Maui on Fire: An Apocalypse in Paradise

By Richard Young | Posted August 21, 2023

What thoughts came to your mind when you saw the shocking images of Maui on fire? And as you watched the videos of people scrambling into dangerous, turbulent ocean waters to get away from the deadly flames racing across the island?

And what did you think about the scenes from the aftermath? The burned-out homes, the scorched cars abandoned in the middle of the street—all seemed straight out of a Hollywood disaster film. At first, you may have mistakenly thought it was the result of yet another bombing in Ukraine. Others may have even thought of the Bible’s Apocalypse.

As of this writing, 114 lives have been confirmed lost, making it the deadliest wildfire in America in a century. More than a thousand people remain missing. The magnitude of this crisis is unprecedented—but how did it happen, and what should it teach us about the world in which we live?

Volatile Conditions Spark a Firestorm

Wildfires have been in the news a lot lately, with those huge Canadian forest fires still burning, and more recently, fires in Washington State have caused even more destruction and loss of life.

However, most people don’t think of wildfires when they think of Hawaii. Instead, they think of lush, tropical jungles, humidity, and rain. In fact, the Big Island gets some of the heaviest rainfall in the United States; one town on Kauai “gets the prize for being the 2nd wettest spot on earth, receiving more than 460 inches of rain per year.”

Thus, many were understandably stunned to learn about these wildfires, including the islands’ own emergency officials. According to CNN, “When Hawaii officials released a report last year ranking the natural disasters most likely to threaten state residents, tsunamis, earthquakes and volcanic hazards featured prominently. Near the bottom of a color-coded chart, the state emergency management agency described the risk of wildfires to human life with a single word: ‘low.’”

So, what happened? One factor seems to loom largest: wind. Lots of it.

Generated by Hurricane Dora, which formed over Mexico and traveled thousands of miles across the Pacific, though never coming closer than 500 miles to the Hawaiian Islands, winds gusted to more than 80 miles per hour across Maui. Combining those winds with hot temperatures, a dry summer, and massive amounts of nonnative, highly combustible grasses created an extremely volatile situation.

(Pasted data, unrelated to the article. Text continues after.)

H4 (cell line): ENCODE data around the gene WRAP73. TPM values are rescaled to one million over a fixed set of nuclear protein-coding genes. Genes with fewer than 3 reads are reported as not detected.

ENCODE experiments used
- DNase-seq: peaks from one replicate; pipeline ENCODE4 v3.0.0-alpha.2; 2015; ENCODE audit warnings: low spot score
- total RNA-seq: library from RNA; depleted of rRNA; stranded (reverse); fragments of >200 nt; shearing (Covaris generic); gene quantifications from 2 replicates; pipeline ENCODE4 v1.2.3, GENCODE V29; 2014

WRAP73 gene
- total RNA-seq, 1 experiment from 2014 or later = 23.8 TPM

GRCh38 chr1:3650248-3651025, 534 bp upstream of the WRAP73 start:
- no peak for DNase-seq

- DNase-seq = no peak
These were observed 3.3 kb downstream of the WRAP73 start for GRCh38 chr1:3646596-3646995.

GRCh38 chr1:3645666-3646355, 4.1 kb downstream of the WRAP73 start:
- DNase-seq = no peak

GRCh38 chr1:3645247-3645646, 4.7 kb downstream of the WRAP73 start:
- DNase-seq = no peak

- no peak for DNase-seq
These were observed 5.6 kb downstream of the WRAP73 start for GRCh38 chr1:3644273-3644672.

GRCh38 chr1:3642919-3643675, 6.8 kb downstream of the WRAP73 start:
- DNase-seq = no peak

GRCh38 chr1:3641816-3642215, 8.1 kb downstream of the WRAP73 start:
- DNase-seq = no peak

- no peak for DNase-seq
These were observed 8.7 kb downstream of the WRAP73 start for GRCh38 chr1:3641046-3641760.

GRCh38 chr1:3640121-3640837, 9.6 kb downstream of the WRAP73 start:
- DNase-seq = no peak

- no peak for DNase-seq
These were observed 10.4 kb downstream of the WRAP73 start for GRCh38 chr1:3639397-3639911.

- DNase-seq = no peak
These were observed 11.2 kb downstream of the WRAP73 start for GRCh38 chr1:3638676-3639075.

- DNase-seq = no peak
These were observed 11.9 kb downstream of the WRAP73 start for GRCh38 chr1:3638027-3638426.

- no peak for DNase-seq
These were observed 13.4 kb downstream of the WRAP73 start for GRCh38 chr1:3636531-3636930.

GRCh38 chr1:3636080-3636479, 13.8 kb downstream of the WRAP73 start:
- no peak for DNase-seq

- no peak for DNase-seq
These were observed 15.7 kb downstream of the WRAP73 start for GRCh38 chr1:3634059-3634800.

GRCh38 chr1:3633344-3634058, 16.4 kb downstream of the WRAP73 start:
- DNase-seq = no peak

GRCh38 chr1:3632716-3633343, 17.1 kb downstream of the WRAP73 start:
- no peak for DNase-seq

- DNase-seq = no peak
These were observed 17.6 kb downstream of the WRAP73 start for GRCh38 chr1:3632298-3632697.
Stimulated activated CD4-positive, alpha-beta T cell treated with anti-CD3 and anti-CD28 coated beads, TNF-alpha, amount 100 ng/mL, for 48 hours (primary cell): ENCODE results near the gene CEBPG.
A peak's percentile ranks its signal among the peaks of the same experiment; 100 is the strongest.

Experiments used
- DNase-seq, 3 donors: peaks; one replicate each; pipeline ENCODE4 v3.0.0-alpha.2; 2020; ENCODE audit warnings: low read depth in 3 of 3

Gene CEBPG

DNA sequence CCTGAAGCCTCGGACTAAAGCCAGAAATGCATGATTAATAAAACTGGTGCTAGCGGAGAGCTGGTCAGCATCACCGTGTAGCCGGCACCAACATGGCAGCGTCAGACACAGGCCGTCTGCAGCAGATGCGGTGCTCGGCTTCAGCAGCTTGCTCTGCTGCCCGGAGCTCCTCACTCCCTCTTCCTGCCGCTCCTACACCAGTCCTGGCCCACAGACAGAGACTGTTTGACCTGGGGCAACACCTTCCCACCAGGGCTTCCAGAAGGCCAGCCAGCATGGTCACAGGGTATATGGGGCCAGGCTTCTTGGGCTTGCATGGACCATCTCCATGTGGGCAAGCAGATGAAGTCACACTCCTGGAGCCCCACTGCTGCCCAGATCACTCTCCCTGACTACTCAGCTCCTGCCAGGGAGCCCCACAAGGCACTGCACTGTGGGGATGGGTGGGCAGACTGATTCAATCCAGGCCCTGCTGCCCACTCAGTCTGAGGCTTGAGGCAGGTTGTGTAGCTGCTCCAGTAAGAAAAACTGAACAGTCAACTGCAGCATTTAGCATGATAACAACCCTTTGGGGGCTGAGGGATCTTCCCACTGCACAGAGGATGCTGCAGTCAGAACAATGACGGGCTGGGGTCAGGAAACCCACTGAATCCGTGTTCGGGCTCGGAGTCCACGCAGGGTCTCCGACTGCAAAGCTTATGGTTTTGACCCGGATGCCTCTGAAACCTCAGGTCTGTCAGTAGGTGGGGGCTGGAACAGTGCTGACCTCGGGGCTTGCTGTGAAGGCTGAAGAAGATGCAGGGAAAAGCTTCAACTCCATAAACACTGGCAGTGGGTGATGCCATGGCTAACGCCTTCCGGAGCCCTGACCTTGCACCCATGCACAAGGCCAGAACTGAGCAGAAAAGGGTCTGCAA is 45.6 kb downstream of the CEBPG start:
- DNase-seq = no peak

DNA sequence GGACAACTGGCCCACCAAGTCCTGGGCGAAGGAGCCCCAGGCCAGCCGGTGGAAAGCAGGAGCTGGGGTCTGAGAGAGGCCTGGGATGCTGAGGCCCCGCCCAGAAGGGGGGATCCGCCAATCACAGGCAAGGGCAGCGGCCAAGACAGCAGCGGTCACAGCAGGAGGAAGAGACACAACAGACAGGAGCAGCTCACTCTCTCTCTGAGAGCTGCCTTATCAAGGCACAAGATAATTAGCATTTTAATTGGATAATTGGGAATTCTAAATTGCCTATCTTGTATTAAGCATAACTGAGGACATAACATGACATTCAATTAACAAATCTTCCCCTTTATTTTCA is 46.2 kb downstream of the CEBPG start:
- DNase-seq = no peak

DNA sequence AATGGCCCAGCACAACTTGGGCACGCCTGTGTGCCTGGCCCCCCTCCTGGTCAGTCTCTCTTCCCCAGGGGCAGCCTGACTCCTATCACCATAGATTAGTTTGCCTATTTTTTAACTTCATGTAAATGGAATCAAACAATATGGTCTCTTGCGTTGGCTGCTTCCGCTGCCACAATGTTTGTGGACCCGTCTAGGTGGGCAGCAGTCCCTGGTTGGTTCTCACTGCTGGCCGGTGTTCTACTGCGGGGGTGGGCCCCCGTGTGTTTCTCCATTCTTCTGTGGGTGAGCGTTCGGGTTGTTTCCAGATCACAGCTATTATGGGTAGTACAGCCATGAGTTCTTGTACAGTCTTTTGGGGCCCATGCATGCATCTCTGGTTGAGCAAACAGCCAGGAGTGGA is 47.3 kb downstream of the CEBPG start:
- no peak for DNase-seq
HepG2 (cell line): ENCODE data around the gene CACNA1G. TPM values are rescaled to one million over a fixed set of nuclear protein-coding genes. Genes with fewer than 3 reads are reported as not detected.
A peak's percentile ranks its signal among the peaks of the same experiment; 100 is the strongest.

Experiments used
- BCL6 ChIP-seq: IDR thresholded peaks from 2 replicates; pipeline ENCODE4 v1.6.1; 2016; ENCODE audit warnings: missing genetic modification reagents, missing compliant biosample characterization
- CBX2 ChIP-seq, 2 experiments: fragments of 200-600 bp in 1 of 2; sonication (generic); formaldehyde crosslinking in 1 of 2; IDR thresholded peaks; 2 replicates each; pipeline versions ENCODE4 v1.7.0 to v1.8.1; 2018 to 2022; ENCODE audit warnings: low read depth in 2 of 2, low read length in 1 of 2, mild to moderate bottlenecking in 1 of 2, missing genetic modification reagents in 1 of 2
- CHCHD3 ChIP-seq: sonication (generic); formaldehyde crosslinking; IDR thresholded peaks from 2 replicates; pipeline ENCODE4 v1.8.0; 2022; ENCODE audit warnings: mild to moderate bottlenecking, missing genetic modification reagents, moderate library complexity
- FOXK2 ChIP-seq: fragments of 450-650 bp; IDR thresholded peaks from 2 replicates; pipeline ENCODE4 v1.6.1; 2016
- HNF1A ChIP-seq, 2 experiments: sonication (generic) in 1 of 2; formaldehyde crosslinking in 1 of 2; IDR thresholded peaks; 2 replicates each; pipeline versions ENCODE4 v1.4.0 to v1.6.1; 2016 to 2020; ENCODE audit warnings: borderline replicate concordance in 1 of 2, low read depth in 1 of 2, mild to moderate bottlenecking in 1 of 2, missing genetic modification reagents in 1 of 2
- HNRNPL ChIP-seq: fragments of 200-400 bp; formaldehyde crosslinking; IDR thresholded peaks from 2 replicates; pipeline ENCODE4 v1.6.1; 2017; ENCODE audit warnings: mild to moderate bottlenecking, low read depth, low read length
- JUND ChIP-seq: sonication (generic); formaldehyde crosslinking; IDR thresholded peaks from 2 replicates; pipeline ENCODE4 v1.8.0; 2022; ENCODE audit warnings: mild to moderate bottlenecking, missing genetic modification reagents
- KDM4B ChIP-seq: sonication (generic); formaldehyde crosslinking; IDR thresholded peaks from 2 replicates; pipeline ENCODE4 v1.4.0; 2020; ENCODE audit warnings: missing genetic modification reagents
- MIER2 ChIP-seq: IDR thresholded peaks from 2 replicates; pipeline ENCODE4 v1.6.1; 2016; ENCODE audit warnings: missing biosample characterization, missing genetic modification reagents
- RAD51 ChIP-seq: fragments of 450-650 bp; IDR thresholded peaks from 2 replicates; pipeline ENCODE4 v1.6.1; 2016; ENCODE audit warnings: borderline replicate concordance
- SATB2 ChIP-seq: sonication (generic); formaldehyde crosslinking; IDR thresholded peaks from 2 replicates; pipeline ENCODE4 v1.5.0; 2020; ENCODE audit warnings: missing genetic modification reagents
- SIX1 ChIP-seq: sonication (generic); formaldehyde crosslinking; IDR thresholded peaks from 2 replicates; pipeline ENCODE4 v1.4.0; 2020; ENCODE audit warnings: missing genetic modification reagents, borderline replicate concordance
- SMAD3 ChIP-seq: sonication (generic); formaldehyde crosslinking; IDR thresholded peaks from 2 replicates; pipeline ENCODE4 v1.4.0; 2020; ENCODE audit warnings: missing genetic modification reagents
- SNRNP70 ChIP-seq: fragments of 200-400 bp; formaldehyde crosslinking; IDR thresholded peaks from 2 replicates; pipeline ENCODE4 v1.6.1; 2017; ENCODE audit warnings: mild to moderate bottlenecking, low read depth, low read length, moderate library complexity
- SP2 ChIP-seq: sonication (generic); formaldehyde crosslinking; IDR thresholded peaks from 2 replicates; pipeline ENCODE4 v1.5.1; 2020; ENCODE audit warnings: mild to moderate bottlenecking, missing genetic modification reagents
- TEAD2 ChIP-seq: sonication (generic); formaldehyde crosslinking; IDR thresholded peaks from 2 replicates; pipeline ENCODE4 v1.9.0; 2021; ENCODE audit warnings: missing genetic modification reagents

According to one report, “video and data reviewed by The Washington Post showed that power lines probably caused the first reported blaze on Maui, on Aug. 7, adding to evidence that utility equipment may have sparked fires during the high winds.” The high winds not only helped spark the fire, but they also helped spread it quickly.

The Damage Assessment

Along with the tragic loss of life, structural losses are also unprecedented. Early estimates of property damage hover around $5 billion.

Lahaina, a popular tourist spot featuring restaurants, cafes, and art stores, has been utterly devastated. With over a thousand-year history, Lahaina served as the Kingdom of Hawaii’s capital from 1820 to 1845. “Lahaina’s Front Street has been ranked one of the ‘Top Ten Greatest Streets’ by the American Planning Association. Visitors and locals alike enjoyed quiet relaxing strolls, as well as breaks and events under the massive Banyan tree located in the town square.”

Planted in 1873 in honor of the town’s first Protestant mission, the Banyan tree stands more than 60 feet tall and, with its outstretched trunk and limbs, spans an entire block. Fears were that the fire destroyed the beloved tree, as it did most everything else around it, but it’s still standing. Some say it’s a miracle. However, it’s too early to say whether it survives long in its new environment.

The Bigger Picture

With so much wealth, industry, and power, how could this happen in the United States?

The Bible is clear—none of these things can fully protect us from the winds of strife in a fallen world, a planet immersed in a cosmic battle between good and evil. Revelation 12:12 warns us that such disasters are often the direct result of Jesus Christ’s enemy: “Woe to the inhabitants of the earth and the sea! For the devil has come down to you, having great wrath, because he knows that he has a short time.”

In this light, the Maui fire serves as a symbol and warning for the good, the bad, the Christian, and the atheist. The man Job was righteous. God said that he “was blameless and upright, and one who feared God and shunned evil” (Job 1:1), but calamity struck him and his family when Satan attacked him. Overnight, it was hellfire on Earth for Job.

How many people in Maui woke up that morning and expected, by the next one, to be homeless? Or mourning the dead? Who among us hasn’t learned that life here on Earth is lived on a precipice—and you never know when you will go over the edge?

But we have good news: Jesus. Because of what He did at the first coming, we can have hope that, regardless of what happens to us here and now, He will one day return to give His people “a new heavens and a new earth in which righteousness dwells” (2 Peter 3:13). Notice, where “righteousness dwells”—not where wildfires, wars, sickness, and death dwell.

We are also promised that “God will wipe away every tear from their eyes; there shall be no more death, nor sorrow, nor crying. There shall be no more pain, for the former things have passed away” (Revelation 21:4). Yes—we can live with hope! To find out more about this hope and how it can be yours, watch Pastor Doug Batchelor’s presentation “Indestructible Hope.”

Richard Young
Richard Young is a writer for Amazing Facts International and other online and print publications.

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